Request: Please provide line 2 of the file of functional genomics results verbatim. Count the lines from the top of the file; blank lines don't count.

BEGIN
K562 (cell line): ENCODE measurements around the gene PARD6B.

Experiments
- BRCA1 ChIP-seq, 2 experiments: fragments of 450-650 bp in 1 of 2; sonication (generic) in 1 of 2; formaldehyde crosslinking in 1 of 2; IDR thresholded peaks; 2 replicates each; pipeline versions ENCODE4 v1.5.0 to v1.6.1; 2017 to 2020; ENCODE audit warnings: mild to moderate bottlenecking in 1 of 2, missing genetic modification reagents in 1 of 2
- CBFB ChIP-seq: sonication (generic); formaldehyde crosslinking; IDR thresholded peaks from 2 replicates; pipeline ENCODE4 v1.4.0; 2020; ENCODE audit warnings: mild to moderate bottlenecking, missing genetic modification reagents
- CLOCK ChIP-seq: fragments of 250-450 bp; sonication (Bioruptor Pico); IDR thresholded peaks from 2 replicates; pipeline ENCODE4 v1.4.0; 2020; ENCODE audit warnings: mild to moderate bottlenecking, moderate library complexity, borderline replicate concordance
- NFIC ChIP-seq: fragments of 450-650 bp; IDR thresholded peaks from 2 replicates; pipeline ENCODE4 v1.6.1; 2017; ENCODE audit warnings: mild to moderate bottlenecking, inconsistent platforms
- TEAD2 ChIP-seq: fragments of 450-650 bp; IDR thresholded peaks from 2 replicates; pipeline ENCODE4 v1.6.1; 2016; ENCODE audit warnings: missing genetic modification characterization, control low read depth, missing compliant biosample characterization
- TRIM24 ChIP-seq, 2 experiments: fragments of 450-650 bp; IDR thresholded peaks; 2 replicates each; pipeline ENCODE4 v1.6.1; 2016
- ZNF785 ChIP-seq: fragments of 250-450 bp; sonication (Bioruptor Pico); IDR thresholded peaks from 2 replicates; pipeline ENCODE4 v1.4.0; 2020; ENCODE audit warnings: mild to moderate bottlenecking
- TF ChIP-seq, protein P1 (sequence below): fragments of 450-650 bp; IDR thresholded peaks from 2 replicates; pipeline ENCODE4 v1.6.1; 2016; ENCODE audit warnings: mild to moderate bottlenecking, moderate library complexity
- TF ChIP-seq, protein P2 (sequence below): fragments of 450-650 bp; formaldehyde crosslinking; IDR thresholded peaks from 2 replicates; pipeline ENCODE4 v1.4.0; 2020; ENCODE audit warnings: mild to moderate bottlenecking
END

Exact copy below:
Experiments